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Updated 2:46 PM May 18, 2009
 

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  Faculty report to the regents
Faculty Governance: Health care benefits for retirees

Next on the agenda for reassessment is the university support for health care benefits provided for its retirees. Some say cutting retiree health care benefits is a sign of the times, that we face significant financial constraints and the costs of health care are going up almost as much as general university costs. One university-funded study compared our offerings to a select group of other universities and hospitals and rated our offerings for retirees as significantly better than those peers. From this perspective, reducing university support seems a foregone conclusion. As always, the issue is far more complex.

Until 2003, the oft-repeated university mantra in hiring and retention was, "The salary is not as high (as the corporate world), but the benefits are good." Many accepted a reduction in salary to come to Michigan, balancing carefully the elements of their compensation. A primary factor in their decision was Michigan's promise of retiree health care benefits made to those it sought to attract at all levels and positions. Six years ago, the word was e-mailed to human resource officers to change the mantra. "The pay may not be as good, but the work environment is great."

Should the university eliminate or reduce health care support for our retirees? Other universities have discovered a significant downside of poor retiree health care support, summed up using the kind expression "superannuated faculty." Horror stories ripple out of elderly professors suffering some dementia who believe they cannot retire because of lack of retiree health care insurance. While many scholars remain bright and engaged to their dying day, others suffer loss of mental acuity. To compound the problem, those budget lines are not available to hire the new generation of scholars. That demographic can threaten the viability of a research university. Diminished retiree benefits will affect recruitment.

One area in which our university shines is in the insurance benefits provided to retiree spouses. Many universities ignore the health care needs of this population. Several years ago, our university discussed ending retiree spousal support. We decided that this would disproportionately affect women. The specter of hundreds of elderly women being cut off from health care support was more than could be stomached; the idea was squelched.

A more complex issue is the variable state of retirees' finances and their ability to pay for medical costs. The financial viability of retirees can be a result of their salary, their years of service, and their length of retirement. What seemed a generous living allotment at retirement can become very restrictive two decades later. The support for university retirees has already been diminished. For years the university paid all or most of the Medicare insurance premium for retirees. That changed recently. No new retirees will receive that benefit. In fact, when first announced, the cessation of the benefit was made retroactive for three months of retirement "so people would not retire to retain the benefit." Diminishing benefits for retirees would hurt many vulnerable people.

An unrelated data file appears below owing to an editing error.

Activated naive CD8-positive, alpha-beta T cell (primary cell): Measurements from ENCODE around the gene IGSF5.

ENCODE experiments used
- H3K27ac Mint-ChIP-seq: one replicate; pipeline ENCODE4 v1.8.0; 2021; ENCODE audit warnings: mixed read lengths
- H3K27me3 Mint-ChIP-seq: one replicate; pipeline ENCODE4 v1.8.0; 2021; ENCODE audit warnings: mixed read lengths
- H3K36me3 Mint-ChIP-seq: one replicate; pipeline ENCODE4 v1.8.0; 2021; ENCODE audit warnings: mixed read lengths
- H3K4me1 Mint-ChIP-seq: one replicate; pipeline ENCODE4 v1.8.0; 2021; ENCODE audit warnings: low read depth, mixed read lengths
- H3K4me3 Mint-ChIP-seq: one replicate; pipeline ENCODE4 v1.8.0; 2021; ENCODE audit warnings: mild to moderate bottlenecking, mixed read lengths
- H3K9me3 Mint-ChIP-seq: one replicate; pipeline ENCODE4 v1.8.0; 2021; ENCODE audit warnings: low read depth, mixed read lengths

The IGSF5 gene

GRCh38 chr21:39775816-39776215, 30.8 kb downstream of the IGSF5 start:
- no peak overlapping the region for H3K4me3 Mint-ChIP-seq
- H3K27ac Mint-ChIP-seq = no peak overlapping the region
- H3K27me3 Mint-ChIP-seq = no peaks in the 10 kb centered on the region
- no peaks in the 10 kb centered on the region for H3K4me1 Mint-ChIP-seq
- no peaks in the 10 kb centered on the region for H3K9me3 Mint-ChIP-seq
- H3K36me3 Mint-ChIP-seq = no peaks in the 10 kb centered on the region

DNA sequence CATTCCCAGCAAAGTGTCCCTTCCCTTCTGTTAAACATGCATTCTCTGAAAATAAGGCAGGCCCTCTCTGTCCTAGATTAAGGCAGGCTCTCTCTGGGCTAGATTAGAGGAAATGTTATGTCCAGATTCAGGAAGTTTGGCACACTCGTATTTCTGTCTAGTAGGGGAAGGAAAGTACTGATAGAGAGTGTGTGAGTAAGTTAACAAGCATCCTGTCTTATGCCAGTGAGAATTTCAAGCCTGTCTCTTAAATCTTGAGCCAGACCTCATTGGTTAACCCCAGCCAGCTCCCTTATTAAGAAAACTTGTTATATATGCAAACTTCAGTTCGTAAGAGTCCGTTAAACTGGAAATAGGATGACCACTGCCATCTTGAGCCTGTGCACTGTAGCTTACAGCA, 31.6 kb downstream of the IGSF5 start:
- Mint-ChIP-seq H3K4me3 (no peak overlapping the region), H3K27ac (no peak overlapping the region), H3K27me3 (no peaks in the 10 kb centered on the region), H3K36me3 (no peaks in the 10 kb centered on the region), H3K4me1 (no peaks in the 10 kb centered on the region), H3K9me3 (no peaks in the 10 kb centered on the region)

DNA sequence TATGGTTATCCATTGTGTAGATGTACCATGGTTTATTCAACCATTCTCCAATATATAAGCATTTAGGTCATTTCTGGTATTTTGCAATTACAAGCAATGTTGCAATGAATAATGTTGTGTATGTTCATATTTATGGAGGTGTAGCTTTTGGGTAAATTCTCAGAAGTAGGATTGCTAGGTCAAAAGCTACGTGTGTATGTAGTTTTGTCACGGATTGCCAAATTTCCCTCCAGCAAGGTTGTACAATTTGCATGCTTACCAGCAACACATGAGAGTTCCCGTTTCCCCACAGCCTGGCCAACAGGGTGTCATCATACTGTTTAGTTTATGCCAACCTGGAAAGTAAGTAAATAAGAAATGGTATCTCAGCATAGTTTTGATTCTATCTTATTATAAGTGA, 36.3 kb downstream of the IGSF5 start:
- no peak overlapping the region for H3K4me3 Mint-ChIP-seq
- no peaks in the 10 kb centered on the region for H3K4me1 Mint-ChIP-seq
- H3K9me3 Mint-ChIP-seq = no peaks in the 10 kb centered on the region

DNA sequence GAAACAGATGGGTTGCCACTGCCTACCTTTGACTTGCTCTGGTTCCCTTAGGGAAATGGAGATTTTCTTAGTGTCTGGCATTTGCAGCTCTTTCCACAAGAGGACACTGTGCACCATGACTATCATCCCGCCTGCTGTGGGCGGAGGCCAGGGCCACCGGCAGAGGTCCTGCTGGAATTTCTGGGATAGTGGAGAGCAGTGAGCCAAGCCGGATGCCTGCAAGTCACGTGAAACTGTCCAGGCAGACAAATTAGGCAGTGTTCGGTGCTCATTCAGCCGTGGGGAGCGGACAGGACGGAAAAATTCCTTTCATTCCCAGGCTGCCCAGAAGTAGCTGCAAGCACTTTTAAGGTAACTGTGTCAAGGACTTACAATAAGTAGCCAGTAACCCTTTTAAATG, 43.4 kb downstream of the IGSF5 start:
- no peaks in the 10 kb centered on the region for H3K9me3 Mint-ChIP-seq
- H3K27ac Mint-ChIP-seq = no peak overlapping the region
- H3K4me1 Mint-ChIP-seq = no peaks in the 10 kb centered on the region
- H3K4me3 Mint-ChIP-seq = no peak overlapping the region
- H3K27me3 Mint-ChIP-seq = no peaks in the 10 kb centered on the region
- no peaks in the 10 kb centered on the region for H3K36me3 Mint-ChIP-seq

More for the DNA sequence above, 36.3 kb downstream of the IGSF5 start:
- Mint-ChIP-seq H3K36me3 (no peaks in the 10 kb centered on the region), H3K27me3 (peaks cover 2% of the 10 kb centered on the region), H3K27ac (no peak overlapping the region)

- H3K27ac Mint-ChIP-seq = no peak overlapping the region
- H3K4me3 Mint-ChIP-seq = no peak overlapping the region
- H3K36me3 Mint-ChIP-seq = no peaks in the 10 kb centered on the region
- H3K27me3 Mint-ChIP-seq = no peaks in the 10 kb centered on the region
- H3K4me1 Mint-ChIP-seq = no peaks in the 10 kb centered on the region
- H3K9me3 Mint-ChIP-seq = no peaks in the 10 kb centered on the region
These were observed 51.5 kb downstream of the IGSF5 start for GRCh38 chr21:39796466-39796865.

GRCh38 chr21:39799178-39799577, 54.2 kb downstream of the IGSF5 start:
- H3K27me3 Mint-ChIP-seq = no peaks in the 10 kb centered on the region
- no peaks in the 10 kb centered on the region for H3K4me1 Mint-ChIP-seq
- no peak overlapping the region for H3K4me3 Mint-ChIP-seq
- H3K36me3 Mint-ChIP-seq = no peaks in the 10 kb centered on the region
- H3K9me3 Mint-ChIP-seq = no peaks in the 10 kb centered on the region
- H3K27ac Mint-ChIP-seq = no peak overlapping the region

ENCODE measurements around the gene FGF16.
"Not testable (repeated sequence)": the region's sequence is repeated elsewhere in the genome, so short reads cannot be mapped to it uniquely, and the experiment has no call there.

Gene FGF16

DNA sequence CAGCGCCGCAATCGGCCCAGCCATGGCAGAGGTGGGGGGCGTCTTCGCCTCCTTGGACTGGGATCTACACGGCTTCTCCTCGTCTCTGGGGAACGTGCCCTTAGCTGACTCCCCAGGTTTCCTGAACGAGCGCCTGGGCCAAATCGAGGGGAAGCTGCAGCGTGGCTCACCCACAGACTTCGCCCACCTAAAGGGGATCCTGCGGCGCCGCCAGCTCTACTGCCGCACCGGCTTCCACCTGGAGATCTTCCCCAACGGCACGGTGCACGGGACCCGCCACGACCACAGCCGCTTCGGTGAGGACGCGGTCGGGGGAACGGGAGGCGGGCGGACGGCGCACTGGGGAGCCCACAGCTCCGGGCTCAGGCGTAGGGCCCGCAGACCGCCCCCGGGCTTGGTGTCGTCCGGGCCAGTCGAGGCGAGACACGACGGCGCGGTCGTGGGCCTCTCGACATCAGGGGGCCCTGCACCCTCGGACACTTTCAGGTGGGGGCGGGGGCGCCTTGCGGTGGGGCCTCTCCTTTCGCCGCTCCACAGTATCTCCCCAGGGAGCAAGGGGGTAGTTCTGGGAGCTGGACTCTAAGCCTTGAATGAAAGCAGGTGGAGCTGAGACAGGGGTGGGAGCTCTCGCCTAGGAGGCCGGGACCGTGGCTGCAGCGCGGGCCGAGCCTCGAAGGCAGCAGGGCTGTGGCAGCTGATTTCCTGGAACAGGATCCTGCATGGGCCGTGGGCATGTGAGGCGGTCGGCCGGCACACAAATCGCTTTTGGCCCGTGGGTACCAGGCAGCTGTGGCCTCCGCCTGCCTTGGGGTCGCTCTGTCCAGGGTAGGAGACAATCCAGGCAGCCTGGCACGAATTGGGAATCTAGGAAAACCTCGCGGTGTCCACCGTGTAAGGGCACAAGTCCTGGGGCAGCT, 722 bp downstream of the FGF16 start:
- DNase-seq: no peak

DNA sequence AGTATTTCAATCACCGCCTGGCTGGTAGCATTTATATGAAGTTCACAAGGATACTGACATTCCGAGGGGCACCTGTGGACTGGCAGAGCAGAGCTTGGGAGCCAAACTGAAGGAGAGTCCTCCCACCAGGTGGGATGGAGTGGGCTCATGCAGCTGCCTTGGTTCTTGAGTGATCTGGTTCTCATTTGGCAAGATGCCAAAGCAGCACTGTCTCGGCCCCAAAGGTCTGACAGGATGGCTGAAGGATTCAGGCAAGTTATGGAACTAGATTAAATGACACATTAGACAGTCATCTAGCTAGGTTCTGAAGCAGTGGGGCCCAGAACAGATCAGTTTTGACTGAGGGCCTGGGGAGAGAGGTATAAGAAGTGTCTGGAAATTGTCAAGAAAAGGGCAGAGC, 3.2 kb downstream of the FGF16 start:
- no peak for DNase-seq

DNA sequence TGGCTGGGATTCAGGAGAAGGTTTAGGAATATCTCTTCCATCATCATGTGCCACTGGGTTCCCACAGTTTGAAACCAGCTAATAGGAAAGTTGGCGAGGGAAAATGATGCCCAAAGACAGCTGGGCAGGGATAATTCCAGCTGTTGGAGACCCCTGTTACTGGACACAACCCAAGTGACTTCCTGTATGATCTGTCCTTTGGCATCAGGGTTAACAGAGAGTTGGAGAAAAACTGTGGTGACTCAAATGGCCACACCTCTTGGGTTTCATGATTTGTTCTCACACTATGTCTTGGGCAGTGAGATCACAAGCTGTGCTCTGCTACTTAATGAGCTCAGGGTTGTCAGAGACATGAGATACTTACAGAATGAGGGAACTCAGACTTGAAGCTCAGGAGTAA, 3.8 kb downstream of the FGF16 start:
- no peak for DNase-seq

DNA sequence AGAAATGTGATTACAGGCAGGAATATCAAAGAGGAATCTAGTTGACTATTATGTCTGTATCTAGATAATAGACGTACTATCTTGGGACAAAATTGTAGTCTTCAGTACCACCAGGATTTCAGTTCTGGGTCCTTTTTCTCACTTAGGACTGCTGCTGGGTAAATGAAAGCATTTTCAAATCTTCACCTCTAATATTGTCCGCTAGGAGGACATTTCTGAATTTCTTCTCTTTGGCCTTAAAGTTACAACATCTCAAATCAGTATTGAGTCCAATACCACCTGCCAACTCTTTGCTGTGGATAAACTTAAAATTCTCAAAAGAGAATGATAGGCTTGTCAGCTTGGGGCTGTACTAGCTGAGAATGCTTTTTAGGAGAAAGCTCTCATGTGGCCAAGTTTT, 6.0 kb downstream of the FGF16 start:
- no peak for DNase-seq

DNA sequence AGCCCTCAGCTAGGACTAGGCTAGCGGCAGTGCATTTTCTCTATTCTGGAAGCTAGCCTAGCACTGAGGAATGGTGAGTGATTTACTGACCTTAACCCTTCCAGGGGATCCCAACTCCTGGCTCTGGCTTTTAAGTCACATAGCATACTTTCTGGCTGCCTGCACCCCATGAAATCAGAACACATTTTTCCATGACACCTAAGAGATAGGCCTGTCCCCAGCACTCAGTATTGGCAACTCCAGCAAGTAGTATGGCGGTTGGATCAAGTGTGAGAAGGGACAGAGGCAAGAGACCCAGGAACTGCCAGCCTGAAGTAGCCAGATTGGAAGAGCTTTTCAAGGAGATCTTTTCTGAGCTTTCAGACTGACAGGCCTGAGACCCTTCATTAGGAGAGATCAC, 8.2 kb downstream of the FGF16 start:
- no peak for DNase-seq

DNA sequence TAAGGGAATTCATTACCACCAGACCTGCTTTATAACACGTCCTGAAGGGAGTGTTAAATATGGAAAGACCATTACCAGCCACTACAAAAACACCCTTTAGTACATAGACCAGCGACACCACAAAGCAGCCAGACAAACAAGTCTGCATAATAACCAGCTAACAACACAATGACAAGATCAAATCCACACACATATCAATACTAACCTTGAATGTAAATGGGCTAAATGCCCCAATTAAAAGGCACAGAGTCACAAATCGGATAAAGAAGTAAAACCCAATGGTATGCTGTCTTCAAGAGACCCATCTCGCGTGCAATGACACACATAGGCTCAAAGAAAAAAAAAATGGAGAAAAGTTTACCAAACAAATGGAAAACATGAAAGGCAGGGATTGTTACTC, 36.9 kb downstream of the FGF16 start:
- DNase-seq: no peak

A committee will be set up in the near future to consider retiree health care benefits. We would suggest that if reductions are mandated, recognize both length of service and time to retirement. Someone who has served the university for decades should not face the same constrictions as a recent hire. In the 1980s, the university set up a chart that took in employee age and years of service for eligibility for health care benefits in retirement. A similar plan could be established that would have a graduated grandparenting schema.

Finally a few words about the composition of the next benefits committee:

• We suggest that the chair of the committee have the counsel of an expert at meetings and group strategic thinking. We have such members on the faculty.

• In addition, include an ethicist in the group; these issues are ethical as well as fiscal.

• Although subject-matter expertise on such a committee is valuable, so too is diversity, especially economic diversity. Changes in benefits have an impact that varies from employee group to employee group and campus to campus, thus it is important that representatives from as many groups as possible be included. By having all parties represented, self-interests are balanced.

• The committee should be a set of fresh players; it is time to move away from the same members who served on COSHB and CHIPD.

• Finally, we recommend the establishment of a standing committee on benefits; these continuing issues are too complex to handle adequately in a few short months.

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